Soon, passing through two villages we came to Thebes. This was a notable place and our black boy cried out “Theve.” We ascended the ancient Cadmea by a gentle rise and came upon a scene that resembled a crowded country fair. The main street was lined with large trees and under them were many cafes. The entire population was on promenade and our arrival was apparently as truly an event as the landing of Lindbergh at Belize. We could hardly make our way through the curious throng and when we came to a barricade marking the beginning of a short detour hundreds rushed up to give the driver directions. We circled around two blocks and stopped at the little museum, set in a walled garden. The grizzled curator had only a small cat as companion and helper, and as neither spoke English we could not make much of the fragments and inscriptions housed within. Outside there was a large cast of the Lion of Chaeronea much handsomer than the original that we saw soon after.

We lunched in the museum of this battlefield, where Philip of Macedon overpowered Greece and the youthful Alexander first won his spurs. The lion is the first landmark to be seen. It is a monstrous thing, standing twenty feet in height above a pedestal. Surely it is not a great sculpture. No lion ever sat in such a posture and I saw in its head none of the nobility of which some scholars speak, but rather an expression of grotesqueness. It was put up, originally, to mark the burial place of the Thebans who perished here, but in the course of centuries it sank into the mound which it had surmounted. For ages it lay forgotten, but some English travelers discovered the fragments in 1818. Lacking facilities for their removal they covered up their work, where it remained until the Greek Archaeological Society excavated the site in 1902 and reerected the badly patched remains. How the massive figure came to be so broken is uncertain. There is a story that during the war of liberation the chieftain Odysseus saw a bit of the figure projecting from the clay and caused it to be shattered in the hope that treasure was concealed within.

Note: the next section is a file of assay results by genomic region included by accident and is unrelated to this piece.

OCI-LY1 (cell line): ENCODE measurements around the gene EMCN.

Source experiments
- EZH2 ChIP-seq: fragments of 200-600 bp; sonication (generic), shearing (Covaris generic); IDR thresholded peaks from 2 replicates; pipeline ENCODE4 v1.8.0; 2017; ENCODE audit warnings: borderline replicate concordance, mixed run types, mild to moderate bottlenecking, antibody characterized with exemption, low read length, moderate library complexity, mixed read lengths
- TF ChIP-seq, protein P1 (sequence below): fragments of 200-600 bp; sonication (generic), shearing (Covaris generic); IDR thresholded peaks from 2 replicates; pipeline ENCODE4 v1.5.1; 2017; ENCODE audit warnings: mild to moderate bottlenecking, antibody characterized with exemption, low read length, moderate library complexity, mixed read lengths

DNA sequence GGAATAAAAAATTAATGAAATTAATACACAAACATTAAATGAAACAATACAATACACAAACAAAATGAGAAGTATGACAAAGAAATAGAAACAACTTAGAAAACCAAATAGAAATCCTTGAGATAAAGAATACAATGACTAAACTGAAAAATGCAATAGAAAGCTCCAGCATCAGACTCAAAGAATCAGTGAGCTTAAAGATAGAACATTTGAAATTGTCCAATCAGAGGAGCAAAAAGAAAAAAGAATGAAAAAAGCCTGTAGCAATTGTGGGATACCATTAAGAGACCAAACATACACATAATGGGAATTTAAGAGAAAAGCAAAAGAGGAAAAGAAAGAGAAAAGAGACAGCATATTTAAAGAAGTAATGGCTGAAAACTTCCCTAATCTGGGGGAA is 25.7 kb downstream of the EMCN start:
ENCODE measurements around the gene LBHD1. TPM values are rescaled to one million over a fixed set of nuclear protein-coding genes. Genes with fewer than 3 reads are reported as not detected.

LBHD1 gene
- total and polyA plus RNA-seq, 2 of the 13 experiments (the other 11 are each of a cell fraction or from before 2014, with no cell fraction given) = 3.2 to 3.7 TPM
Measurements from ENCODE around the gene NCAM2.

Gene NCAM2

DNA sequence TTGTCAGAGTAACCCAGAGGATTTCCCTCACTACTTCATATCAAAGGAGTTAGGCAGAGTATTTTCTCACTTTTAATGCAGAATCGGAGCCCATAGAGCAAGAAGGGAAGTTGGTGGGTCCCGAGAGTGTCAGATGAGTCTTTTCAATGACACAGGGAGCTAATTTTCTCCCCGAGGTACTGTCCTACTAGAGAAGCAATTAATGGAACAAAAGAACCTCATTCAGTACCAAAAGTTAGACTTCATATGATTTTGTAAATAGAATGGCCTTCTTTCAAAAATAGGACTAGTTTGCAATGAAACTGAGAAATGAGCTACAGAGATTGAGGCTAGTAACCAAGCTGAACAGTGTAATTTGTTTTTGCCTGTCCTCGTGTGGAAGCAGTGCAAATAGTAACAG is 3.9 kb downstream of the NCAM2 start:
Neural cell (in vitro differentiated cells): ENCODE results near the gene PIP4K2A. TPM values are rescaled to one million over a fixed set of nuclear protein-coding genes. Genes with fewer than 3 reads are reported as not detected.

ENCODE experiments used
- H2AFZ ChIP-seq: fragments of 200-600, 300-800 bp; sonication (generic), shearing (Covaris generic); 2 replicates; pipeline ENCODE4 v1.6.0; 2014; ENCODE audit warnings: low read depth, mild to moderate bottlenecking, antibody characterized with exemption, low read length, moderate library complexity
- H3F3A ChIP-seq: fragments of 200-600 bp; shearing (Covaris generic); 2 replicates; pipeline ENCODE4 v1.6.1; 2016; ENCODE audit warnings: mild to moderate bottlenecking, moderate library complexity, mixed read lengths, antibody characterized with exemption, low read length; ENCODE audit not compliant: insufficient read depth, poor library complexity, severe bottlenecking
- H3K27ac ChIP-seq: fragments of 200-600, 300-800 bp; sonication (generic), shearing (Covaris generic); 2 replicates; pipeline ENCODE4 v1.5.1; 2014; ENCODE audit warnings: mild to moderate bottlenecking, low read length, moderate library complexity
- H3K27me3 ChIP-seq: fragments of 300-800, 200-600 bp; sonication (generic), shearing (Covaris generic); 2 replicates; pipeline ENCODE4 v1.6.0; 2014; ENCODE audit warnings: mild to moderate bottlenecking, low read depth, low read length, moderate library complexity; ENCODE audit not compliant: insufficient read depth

The plain of Chaeronea lies between low hills on which are the remains of an ancient fort and a small theatre. The only houses in sight were on a low hill in the rear. From one of these a young man came down and unlocked the building so that we might eat our luncheon and inspect the relics of the battlefield. The building was clean enough, but it was lacking in every convenience and the neighbor-hood was without provision for the decencies of life.